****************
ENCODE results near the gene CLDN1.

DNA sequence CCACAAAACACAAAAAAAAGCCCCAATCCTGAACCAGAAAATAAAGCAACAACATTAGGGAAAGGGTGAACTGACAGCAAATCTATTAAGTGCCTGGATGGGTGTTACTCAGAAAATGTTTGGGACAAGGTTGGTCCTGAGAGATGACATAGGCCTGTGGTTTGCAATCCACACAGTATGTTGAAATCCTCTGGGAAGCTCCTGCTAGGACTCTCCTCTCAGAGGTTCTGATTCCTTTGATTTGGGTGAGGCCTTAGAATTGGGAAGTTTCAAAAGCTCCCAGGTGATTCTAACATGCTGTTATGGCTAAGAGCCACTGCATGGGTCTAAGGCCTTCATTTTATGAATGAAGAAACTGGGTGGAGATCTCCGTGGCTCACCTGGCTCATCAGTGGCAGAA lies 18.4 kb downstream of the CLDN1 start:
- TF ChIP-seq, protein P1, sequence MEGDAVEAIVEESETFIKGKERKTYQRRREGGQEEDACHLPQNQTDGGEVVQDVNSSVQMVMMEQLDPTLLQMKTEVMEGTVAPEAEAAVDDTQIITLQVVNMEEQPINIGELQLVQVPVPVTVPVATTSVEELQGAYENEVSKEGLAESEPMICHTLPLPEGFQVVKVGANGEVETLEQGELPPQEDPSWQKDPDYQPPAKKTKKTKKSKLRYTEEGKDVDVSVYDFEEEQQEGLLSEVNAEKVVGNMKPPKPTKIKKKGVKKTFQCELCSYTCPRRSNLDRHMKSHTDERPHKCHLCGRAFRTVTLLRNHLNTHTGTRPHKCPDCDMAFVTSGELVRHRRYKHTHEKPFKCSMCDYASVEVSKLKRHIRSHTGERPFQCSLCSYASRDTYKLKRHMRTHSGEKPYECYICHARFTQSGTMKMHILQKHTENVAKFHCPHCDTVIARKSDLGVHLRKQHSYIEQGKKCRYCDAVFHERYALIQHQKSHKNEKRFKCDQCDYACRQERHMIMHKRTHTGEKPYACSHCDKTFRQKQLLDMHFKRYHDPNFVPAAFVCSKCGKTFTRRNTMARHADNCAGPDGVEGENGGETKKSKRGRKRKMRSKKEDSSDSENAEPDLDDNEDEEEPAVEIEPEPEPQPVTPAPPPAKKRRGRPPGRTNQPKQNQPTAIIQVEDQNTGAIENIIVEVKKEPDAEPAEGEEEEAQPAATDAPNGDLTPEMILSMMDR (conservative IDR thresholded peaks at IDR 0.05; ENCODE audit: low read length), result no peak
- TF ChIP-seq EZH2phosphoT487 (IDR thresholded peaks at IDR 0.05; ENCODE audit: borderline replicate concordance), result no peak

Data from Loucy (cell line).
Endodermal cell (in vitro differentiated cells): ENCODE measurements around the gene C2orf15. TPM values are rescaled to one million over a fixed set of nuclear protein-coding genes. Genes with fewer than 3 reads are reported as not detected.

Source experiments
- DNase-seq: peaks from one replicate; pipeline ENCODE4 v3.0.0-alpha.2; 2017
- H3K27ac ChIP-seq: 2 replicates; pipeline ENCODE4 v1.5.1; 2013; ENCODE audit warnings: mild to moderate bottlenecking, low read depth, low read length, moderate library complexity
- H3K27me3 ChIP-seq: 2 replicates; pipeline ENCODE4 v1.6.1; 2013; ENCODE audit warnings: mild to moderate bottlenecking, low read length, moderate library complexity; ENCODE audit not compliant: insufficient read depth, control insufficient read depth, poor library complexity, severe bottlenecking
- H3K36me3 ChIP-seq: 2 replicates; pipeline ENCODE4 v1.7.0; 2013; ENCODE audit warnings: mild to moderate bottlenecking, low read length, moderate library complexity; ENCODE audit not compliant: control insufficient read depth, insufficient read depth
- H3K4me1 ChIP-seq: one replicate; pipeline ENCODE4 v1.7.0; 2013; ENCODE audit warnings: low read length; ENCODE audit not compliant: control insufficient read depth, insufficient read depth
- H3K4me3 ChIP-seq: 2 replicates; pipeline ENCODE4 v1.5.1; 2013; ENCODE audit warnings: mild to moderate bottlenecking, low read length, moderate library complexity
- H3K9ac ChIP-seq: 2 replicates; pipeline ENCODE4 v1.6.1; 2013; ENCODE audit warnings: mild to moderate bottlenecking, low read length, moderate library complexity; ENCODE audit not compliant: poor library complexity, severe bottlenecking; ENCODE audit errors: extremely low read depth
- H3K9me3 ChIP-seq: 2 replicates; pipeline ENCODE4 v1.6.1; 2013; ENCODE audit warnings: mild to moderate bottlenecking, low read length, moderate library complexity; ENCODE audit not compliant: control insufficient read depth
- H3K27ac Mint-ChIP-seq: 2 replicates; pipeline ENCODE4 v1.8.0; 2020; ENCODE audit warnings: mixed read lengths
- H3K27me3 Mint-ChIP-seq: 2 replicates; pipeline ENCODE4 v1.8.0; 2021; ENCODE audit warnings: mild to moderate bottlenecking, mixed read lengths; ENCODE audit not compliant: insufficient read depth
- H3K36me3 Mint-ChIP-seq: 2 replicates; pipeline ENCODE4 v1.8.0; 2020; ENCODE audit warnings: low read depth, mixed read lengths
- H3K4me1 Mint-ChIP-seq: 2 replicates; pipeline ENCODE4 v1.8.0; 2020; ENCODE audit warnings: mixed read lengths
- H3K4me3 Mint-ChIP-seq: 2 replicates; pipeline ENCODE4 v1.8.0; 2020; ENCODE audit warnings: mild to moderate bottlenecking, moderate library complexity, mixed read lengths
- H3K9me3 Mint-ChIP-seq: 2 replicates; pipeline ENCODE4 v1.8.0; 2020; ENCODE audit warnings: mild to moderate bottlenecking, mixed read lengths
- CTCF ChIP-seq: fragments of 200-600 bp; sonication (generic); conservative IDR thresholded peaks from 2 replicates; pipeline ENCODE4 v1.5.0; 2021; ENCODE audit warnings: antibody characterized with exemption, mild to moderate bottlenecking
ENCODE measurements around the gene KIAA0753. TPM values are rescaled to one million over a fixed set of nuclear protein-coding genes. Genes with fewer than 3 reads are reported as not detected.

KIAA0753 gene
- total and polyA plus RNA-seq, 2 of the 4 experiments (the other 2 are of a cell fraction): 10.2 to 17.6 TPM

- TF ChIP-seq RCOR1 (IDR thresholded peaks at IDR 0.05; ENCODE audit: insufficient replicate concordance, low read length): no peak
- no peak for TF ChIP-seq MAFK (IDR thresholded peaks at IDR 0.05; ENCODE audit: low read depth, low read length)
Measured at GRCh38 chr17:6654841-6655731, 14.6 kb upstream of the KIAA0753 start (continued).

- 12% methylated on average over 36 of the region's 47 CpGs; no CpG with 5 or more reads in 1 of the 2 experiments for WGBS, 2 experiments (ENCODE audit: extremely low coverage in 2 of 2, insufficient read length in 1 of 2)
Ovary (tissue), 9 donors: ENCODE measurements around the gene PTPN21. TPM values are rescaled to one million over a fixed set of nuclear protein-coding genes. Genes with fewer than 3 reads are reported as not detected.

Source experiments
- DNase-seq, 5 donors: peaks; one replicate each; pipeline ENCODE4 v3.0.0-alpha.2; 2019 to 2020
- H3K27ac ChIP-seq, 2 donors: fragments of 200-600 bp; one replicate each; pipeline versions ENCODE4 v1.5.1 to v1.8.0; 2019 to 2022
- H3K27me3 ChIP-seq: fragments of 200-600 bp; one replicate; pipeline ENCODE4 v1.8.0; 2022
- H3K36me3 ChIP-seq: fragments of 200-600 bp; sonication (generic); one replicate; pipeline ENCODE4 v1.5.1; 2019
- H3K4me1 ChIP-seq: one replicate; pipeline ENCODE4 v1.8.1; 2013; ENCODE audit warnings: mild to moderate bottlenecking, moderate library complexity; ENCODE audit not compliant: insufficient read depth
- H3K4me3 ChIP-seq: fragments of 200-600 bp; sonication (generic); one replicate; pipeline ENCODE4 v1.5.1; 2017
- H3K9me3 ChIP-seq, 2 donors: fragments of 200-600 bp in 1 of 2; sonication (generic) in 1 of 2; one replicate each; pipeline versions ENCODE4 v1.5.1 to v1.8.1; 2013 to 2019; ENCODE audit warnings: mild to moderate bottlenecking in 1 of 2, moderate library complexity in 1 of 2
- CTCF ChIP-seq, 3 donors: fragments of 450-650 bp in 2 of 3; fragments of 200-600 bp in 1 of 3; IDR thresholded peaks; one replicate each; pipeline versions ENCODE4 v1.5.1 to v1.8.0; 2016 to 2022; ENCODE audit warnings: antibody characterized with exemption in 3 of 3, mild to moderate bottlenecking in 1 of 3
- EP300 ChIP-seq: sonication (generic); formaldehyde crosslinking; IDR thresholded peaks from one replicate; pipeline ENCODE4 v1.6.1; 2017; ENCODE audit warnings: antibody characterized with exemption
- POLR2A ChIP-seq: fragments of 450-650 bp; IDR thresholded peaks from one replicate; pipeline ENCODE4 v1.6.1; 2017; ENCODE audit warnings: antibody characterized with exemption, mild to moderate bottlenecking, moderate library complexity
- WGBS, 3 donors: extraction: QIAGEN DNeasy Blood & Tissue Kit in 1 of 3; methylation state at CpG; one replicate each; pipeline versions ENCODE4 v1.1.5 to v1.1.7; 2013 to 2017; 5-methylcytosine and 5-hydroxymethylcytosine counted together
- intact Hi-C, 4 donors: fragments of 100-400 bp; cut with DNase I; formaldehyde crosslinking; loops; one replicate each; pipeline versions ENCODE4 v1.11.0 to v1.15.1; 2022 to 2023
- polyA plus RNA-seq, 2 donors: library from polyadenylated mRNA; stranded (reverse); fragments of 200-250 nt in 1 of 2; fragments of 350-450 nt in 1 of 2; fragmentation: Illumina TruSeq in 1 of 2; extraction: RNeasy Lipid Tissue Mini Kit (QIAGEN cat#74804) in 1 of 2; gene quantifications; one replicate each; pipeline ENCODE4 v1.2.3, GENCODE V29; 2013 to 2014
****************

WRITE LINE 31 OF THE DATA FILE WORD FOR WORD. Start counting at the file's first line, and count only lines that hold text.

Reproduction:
Source experiments